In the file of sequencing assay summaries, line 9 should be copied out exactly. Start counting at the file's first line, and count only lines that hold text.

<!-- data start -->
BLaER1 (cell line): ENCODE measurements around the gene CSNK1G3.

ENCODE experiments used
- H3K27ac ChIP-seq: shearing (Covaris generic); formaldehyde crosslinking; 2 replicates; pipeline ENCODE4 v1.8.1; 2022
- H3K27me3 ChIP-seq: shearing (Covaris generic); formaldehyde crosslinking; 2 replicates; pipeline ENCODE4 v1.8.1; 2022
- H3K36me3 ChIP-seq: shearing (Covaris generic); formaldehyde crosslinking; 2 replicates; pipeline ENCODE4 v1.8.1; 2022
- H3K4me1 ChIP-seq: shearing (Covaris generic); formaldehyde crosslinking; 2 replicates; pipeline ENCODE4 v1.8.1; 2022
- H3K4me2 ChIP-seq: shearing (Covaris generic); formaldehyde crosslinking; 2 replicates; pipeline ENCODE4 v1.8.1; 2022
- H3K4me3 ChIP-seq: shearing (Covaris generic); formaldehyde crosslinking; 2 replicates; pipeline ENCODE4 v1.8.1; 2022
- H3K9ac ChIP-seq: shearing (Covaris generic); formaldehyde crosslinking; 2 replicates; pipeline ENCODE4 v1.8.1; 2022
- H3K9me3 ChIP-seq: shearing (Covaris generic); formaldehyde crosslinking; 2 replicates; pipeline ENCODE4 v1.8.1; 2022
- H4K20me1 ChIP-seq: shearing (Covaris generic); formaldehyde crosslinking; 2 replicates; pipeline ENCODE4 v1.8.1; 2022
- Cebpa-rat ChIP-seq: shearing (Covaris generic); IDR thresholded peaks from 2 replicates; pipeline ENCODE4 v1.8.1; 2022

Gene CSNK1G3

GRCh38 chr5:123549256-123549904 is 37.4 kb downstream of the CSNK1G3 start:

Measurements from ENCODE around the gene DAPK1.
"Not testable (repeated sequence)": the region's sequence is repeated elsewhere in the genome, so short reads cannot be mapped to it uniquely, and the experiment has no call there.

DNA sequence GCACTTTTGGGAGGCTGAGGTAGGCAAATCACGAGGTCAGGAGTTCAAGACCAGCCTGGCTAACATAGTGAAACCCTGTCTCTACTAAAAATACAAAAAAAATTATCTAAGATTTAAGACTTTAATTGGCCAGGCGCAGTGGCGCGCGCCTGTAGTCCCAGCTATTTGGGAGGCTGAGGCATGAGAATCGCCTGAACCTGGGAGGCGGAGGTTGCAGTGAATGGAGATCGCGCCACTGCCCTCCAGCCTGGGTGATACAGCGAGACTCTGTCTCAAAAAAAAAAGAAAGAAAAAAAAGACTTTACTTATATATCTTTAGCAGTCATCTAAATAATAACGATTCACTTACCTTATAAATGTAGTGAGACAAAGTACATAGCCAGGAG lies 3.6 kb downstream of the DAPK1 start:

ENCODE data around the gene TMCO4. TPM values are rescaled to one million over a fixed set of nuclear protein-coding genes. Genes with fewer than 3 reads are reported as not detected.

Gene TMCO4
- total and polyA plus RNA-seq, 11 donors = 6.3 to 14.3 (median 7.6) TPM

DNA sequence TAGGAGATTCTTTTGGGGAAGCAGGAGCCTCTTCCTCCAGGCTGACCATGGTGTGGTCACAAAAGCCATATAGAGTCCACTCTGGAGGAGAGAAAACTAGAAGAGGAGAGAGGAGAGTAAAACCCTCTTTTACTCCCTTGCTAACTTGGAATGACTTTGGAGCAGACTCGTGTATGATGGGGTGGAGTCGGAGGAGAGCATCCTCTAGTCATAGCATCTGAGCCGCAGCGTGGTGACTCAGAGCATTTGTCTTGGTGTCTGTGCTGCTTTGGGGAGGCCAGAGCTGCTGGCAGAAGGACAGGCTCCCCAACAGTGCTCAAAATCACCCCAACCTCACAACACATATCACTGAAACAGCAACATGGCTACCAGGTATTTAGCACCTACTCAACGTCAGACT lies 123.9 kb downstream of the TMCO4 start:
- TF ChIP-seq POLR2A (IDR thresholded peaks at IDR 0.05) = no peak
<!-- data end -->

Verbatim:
- H3K9ac ChIP-seq: shearing (Covaris generic); formaldehyde crosslinking; 2 replicates; pipeline ENCODE4 v1.8.1; 2022